The knee jerk reporting keeps telling us that the southward flow is the problem. It is, its the problem that they have proposed since Holder was told to back off on the assault bill.
They will use any means that they can to chip away. Quit telling us and start showing us. Where are the firearms that "we" have sent south.
I also found it interesting that the JPFO reported about a month ago that there would be shootings. Notice, the shootings are here. How ironic that the perp that they used with the police officers had been released convict. Kinda reminds me of Willie Horton.
Check this out, just found it.
Suspended U.S. marshal from El Paso shot to death in Jurez
Posted:03/27/2009 1:56 AM
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By Daniel Borunda and Adriana M. Chvez / El Paso Times
EL PASO -- A financially strapped deputy U.S. marshal from El Paso found shot to death in Juárez was a fugitive accused of pawning firearms stolen from the government, officials said.
The body of Vicente Paul Bustamante, 48, was found Wednesday morning in an irrigation canal in east Juárez, Chihuahua state police said. Bustamante had a gunshot wound to the back of the head, and investigators labeled his death a homicide. No weapon was found.
Bustamante's body was identified Thursday by his wife after investigators had difficulty because of the body's decomposition.
"We're going to provide as much assistance to the family as we can as far as bringing him back from Mexico and bring some closure to this," said Fernando Karl, chief deputy U.S. marshal for the Western District of Texas.
Bustamante was an El Paso native and worked for the U.S. Marshals Service for about 18 years. Bustamante, who spent his career in El Paso, was on suspension and had surrendered his weapon, credentials and badge to supervisors.
"Vince was a familiar face around the federal courthouse," Bustamante's lawyer Miguel A. Torres said. "He was a guy who was very well liked. It's a tragedy for him and his family."
Bustamante's death comes as high-level U.S. and Mexican officials have been talking about increased cooperation in dealing with rampant drug cartel violence in Juárez and other parts of Mexico. More than 2,000 people have been slain in the Juárez area in the past 15 months. though
the number of daily homicides has decreased since the deployment of thousands of Mexican soldiers and federal police earlier this month.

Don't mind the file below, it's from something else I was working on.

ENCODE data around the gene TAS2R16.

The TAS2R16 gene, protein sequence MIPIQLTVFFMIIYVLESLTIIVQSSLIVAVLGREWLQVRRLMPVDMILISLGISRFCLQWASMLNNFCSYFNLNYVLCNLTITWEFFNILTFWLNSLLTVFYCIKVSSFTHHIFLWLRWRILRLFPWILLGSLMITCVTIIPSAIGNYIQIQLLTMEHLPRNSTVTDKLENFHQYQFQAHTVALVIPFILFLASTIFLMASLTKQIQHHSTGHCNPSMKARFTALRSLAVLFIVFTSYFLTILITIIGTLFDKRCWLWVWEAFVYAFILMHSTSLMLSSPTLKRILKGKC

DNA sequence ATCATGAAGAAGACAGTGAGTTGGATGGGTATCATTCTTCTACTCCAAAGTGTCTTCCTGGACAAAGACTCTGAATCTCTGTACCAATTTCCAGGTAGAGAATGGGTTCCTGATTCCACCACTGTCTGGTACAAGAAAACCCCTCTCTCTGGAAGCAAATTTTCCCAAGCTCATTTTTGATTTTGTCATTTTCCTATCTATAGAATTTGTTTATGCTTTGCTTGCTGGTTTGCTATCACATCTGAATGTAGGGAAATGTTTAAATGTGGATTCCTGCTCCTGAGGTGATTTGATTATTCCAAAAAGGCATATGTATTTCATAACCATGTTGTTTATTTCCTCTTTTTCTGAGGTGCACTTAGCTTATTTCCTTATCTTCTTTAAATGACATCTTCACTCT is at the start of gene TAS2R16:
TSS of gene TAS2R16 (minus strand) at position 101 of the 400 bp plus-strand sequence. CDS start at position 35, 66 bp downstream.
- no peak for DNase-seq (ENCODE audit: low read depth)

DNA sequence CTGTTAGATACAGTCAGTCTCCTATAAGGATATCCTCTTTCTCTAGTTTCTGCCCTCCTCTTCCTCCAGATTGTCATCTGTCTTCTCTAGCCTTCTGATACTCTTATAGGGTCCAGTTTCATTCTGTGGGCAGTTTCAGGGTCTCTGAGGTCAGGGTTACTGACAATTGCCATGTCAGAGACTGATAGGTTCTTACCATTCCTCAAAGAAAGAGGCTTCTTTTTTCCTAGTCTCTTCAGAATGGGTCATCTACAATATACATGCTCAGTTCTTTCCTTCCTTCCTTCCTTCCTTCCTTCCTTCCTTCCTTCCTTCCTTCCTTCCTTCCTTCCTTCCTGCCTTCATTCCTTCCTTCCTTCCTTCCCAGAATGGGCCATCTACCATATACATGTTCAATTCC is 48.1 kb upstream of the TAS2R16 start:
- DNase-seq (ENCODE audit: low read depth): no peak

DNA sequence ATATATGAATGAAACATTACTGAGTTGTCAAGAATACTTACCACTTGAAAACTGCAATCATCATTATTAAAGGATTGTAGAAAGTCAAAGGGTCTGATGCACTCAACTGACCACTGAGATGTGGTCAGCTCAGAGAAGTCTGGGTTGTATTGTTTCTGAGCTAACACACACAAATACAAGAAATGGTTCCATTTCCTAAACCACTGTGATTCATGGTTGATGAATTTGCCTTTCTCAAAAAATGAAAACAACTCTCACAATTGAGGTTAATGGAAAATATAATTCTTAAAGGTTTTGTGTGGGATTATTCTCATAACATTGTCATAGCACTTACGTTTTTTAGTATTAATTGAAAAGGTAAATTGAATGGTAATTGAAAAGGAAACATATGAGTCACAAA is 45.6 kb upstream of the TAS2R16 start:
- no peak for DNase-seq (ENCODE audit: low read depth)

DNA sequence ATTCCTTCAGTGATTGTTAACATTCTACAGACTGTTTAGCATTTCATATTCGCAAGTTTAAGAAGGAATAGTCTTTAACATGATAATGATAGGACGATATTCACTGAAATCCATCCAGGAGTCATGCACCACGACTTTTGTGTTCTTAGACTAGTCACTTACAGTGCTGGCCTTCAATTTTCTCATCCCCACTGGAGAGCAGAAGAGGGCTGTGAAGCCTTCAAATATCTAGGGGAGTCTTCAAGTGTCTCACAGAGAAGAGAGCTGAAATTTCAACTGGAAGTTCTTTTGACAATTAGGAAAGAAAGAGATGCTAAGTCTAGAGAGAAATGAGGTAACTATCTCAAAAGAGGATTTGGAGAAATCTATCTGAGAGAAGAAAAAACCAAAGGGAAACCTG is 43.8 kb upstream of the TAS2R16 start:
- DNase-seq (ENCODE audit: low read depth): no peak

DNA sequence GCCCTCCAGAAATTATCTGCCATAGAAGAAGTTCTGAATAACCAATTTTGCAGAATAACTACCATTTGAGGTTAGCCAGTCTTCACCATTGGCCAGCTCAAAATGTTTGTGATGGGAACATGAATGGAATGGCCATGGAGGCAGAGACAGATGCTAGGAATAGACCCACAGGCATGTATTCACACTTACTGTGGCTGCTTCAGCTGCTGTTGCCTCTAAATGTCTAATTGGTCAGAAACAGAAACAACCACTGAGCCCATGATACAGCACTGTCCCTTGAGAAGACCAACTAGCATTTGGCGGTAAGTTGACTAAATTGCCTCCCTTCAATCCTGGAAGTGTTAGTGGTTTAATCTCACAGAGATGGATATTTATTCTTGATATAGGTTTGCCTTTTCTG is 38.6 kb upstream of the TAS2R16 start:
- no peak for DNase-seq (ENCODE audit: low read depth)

A cross-border investigation by Mexican authorities, the FBI and U.S. Marshals Service was looking into Bustamante's death. The El Paso office of the FBI said it was investigating the case as an "assault on a federal officer" as is routine in any assault or death of a federal agent.
"We are asking for the public's patience as we work jointly to complete this investigation," said FBI Special Agent in Charge David Cuthbertson.
"We do not want anyone to draw conclusions about the circumstances surrounding his death until we know the details."
Bustamante was an El Paso police officer before joining the U.S. Marshals Service.
Police spokesman Javier Sambrano said that information about Bustamante's time in the Police Department was not immediately available.
Federal court documents show Bustamante was charged on March 2 with stealing four .40-caliber Glocks, three shotguns, two Ruger revolvers and a pair of binoculars between September 2004 and December 2007.
The property was recovered, officials said.
"Some of the accusations against him, (were that) he was pawning some equipment from the Marshals Service to get some quick cash. He had some financial problems," Karl said.
Documents stated that Bustamante signed a plea agreement admitting having stolen public property and was scheduled to attend court on March 18, but never showed up.
A U.S. Customs and Border Protection officer saw Bustamante walking into Mexico on the night of March 17, according to a document requesting a warrant for Bustamante's arrest issued when he did not show up for court.
The document stated that Bustamante left a truck running with its lights on.
When the border officer told Bustamante that he had left the truck's lights on, Bustamante replied, "You turn them off" as he walked across the bridge into Mexico.
After his disappearance, Bustamante's wife and youngest son repeatedly called his cell phone but got no answer, the document stated.
Torres declined to talk about the charges against Bustamante but described him as a good person who was well-liked by his co-workers.
"In my opinion, he appeared to be somebody who was coping with his legal situation," Torres said. "I'm very shocked by everything that has happened."
Daniel Borunda may be reached at firstname.lastname@example.org; 546-6102.
Adriana M. Chávez may be reached at email@example.com; 546-6117.